AEDs in the workplace

How does using an AED increase a person’s chance of surviving sudden cardiac arrest?

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Image: ZOLL Medical Corp.

Responding is Stephanie T. Cannata, senior manager, global public safety marketing, ZOLL Medical Corp., Chelmsford, MA.

An automated external defibrillator is a device used to treat victims of sudden cardiac arrest. SCA occurs when the heart suddenly and unexpectedly stops beating, interrupting blood flow and oxygen to the heart and brain. It’s a leading cause of death in the United States1 and can occur at any time – even in people believed to be healthy.

In fact, SCA affects more than 1,000 people each day in the United States – more than 40 people an hour. On average, only 10% of individuals who suffer cardiac arrest outside of the hospital survive,1 but the survival rate jumps to 38%2 when victims are treated with CPR and defibrillators. That’s why the American Heart Association has made early defibrillation an integral part of the basic life support chain of survival for treating patients in cardiac arrest.

How to help

The two key components to helping a victim of SCA are:

  • CPR to restore blood flow to the brain and heart.
  • An electrical shock from a defibrillator to stop the heart’s erratic beating and help enable it to restore its normal rhythm.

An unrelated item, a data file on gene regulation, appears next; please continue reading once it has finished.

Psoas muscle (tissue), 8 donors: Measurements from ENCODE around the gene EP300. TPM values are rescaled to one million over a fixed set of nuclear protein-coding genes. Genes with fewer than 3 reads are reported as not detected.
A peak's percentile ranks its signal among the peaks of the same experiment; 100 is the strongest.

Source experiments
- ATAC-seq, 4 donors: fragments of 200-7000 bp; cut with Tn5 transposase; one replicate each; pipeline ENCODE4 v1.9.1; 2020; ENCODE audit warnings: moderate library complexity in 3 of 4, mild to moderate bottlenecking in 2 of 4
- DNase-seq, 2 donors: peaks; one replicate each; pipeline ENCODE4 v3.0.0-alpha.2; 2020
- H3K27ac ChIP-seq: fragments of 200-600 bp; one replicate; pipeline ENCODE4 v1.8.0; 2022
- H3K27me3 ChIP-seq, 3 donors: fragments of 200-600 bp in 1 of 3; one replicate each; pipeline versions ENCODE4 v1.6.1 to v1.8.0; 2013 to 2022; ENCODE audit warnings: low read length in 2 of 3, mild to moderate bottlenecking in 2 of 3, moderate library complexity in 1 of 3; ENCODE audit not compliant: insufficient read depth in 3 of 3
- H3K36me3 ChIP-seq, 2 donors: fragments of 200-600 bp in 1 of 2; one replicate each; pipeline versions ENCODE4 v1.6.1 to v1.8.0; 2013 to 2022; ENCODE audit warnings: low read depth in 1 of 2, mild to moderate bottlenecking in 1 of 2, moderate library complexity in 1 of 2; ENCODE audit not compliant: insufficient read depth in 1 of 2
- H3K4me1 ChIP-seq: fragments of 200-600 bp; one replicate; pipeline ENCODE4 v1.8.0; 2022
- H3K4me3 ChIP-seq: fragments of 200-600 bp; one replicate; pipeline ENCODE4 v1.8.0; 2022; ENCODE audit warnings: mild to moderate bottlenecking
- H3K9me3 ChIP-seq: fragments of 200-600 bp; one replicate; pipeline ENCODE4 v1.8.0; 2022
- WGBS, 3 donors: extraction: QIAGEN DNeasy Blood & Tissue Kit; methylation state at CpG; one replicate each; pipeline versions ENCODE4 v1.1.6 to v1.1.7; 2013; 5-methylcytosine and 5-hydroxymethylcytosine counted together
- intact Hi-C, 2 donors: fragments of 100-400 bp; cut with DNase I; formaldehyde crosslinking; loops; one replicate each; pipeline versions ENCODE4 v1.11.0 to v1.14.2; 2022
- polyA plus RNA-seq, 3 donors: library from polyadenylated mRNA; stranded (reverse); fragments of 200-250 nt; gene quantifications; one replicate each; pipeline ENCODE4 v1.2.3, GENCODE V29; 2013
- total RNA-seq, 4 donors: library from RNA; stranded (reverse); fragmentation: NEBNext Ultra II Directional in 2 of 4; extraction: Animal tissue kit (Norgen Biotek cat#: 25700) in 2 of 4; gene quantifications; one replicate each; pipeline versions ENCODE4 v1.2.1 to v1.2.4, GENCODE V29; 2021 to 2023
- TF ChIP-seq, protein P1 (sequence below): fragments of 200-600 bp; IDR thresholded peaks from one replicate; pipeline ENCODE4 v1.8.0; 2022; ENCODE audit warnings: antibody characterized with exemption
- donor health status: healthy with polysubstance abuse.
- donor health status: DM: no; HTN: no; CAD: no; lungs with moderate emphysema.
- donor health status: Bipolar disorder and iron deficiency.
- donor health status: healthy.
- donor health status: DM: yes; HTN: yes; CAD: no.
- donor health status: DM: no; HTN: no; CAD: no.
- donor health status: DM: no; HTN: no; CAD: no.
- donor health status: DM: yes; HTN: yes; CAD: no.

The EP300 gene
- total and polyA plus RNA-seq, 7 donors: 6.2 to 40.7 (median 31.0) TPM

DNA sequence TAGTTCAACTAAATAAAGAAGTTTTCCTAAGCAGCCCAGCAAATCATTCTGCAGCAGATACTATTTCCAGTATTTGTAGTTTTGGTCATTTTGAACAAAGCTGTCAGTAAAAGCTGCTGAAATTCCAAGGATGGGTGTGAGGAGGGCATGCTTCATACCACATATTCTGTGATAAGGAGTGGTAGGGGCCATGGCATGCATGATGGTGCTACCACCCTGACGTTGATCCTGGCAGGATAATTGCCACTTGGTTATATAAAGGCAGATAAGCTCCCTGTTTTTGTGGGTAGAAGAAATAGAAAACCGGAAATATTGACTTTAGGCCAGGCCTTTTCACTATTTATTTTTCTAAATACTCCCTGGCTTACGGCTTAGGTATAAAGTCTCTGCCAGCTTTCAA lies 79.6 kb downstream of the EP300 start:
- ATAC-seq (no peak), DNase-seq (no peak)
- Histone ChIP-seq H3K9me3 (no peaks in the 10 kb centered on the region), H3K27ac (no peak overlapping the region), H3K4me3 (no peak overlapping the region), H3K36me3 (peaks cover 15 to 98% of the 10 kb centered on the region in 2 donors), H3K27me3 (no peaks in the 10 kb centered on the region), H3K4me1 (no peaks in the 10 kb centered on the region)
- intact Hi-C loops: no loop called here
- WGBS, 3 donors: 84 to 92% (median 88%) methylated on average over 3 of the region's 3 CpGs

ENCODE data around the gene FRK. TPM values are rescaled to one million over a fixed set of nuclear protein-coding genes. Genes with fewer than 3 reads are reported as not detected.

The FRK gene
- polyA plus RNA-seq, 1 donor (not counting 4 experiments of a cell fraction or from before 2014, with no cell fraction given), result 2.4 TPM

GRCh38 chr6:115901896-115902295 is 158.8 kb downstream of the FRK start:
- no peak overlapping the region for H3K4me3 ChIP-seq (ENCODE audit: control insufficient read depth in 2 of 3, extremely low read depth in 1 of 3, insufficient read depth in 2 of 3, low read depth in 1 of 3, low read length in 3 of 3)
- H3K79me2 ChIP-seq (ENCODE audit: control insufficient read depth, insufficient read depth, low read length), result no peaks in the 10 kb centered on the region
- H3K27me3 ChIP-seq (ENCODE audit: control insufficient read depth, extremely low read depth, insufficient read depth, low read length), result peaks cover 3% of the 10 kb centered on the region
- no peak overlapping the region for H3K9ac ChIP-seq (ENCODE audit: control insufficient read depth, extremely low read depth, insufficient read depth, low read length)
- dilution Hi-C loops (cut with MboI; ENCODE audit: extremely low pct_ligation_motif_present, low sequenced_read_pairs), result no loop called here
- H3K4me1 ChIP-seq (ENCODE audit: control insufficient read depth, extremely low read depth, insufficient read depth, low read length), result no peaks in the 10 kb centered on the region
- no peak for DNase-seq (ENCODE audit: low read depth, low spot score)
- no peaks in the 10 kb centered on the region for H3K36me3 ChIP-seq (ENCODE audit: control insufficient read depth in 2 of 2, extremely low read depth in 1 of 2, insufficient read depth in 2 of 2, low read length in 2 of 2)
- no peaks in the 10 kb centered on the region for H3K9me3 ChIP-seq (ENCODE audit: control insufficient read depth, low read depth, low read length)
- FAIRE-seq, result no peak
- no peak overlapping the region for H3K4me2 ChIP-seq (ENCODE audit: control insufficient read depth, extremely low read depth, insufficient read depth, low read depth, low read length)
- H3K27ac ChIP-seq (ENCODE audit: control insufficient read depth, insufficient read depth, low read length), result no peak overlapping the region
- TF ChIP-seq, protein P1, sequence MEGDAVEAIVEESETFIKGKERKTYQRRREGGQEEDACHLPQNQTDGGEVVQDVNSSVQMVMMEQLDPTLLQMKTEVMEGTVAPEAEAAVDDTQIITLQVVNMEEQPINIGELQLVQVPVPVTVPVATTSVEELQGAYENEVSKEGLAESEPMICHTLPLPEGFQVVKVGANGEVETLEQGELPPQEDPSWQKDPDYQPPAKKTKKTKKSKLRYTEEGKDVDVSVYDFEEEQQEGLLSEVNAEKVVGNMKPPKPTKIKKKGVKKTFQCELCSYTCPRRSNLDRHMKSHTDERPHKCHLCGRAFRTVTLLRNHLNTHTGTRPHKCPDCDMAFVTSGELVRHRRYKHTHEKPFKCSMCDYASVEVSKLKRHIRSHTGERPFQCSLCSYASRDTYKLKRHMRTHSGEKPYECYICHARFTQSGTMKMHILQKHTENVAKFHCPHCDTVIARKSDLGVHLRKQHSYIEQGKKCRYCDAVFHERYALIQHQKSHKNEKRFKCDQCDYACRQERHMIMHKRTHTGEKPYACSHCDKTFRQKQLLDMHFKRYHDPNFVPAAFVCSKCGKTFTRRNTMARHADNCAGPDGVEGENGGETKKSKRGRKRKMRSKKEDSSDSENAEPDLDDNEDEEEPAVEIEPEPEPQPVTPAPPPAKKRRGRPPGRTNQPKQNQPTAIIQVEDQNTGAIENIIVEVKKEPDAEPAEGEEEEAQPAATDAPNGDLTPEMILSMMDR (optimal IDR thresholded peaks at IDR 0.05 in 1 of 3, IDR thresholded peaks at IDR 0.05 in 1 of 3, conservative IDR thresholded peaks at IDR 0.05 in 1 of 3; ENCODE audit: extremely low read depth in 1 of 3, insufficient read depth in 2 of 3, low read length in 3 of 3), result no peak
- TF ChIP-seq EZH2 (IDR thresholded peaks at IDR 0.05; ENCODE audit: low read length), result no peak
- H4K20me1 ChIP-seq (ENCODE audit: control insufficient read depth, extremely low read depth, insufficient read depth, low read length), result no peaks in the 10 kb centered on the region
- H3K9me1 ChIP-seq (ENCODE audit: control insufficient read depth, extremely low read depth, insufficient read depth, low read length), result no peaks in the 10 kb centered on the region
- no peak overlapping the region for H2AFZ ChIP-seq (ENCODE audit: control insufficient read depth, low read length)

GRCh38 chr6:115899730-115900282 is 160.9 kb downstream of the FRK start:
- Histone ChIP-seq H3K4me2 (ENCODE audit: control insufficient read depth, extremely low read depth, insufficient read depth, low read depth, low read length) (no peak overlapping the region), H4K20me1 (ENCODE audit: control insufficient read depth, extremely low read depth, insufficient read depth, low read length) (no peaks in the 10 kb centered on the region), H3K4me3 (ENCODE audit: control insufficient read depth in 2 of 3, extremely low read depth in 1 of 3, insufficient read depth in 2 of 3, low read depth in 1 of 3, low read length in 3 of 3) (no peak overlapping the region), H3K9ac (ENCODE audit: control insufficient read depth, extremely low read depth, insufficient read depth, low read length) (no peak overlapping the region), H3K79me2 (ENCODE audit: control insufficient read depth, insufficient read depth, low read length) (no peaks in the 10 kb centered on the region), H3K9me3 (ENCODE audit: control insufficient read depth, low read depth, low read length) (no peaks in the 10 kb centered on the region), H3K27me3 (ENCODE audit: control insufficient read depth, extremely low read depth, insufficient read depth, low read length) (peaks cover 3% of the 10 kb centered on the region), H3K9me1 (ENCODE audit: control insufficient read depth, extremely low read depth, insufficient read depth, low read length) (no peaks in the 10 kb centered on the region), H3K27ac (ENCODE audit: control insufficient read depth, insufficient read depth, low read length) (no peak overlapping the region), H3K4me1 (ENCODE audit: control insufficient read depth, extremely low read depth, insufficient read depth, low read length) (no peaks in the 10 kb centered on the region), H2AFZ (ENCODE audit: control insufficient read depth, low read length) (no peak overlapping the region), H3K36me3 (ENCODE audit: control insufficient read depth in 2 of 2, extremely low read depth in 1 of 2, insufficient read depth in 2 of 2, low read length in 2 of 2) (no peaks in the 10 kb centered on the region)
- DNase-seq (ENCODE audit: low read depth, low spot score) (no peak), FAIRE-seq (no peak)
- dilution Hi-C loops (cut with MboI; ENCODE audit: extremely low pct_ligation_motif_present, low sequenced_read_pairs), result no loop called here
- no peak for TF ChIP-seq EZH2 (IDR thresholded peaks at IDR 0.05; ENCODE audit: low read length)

If you witness someone experiencing SCA, call 911 and immediately initiate CPR. Have a bystander quickly bring the closest AED. With average emergency medical service response times at seven to 12 minutes,3 every minute is critical. Starting CPR right away can help save the victim’s life.

When the AED is turned on, it will prompt the rescuer with instructions. Monitoring pads placed on the patient’s bare chest enable the device to measure the patient’s heart rhythm and determine if an electrical shock is needed. A shock will not restart the heart – it simply stops the erratic electrical activity and helps the heart’s natural pacemakers restore its normal rhythm.

Not every victim will need a defibrillating shock, and not all heart rhythms are “shockable,” but high-quality CPR can potentially convert a non-shockable rhythm into one that is shockable. Even if this isn’t possible, high-quality CPR will provide the heart with desperately needed oxygenated blood until EMS arrives.

AEDs can mean the difference between life and death

Public access to AEDs is critical to help save lives. Most AEDs are simple enough for anyone to use in an emergency. They should be located in public places where people gather, highly visible and easily accessible. Time is of the essence when helping a victim of SCA, so AEDs should never be locked away or hidden from view.

Do you know where the AEDs are in your workplace? Have you learned CPR? How can you play a role in ensuring more AEDs are readily available?

References

  1. Go A.S., et al. Circulation. Jan. 21, 2014; Vol. 129(3): e28-e292.
  2. Weisfeldt M.L., et al. Journal of the American College of Cardiology. 2010; Vol. 55(16): 1713-1720.
  3. Mell, H.K. JAMA Surgery. October 2017; Vol. 152(10): 983-984.

 

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